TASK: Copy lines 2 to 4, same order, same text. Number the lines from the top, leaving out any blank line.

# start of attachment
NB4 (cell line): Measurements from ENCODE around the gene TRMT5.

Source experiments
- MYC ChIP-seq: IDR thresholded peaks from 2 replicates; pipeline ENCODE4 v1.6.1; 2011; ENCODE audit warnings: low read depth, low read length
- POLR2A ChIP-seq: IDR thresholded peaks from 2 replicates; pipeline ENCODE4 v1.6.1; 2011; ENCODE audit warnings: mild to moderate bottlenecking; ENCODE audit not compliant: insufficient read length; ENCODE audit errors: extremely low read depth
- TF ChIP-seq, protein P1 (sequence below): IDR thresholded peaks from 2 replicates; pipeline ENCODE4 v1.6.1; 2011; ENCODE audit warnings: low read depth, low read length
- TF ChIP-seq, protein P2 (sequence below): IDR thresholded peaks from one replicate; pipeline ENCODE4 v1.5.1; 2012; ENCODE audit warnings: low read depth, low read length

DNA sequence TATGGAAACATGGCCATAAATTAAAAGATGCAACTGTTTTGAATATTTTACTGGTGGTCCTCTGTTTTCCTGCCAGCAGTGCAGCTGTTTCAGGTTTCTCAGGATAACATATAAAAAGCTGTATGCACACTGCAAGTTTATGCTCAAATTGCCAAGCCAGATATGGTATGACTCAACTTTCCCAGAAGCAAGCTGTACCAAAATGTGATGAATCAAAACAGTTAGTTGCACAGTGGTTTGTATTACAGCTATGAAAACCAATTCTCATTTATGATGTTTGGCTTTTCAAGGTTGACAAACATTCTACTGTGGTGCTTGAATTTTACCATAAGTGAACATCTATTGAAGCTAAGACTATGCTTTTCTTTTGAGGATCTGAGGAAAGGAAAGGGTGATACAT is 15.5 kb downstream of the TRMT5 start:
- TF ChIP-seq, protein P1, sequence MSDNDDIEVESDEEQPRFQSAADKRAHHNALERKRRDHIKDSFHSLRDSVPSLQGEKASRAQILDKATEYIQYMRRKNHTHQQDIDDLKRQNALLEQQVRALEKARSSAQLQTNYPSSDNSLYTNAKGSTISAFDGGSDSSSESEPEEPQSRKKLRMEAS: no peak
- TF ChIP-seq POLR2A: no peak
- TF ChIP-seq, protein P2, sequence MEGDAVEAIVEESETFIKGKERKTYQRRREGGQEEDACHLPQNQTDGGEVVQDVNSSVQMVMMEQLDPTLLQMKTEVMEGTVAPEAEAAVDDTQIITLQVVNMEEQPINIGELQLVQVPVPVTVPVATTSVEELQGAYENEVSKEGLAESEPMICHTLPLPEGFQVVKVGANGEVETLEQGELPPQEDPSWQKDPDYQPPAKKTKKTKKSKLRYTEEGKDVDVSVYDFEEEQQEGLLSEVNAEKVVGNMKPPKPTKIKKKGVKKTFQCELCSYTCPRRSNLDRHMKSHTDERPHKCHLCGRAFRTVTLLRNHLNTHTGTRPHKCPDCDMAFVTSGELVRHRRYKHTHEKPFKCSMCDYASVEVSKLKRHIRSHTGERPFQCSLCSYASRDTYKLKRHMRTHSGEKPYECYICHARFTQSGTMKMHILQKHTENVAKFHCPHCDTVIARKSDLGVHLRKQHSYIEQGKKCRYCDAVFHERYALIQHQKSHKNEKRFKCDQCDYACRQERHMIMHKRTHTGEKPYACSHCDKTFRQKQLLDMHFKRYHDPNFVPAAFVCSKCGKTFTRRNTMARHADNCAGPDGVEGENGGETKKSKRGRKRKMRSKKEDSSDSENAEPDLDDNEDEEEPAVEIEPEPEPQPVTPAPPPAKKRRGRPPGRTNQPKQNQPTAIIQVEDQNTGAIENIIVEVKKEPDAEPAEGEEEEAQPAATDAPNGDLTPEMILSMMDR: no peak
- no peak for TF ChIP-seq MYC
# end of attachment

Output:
Source experiments
- MYC ChIP-seq: IDR thresholded peaks from 2 replicates; pipeline ENCODE4 v1.6.1; 2011; ENCODE audit warnings: low read depth, low read length
- POLR2A ChIP-seq: IDR thresholded peaks from 2 replicates; pipeline ENCODE4 v1.6.1; 2011; ENCODE audit warnings: mild to moderate bottlenecking; ENCODE audit not compliant: insufficient read length; ENCODE audit errors: extremely low read depth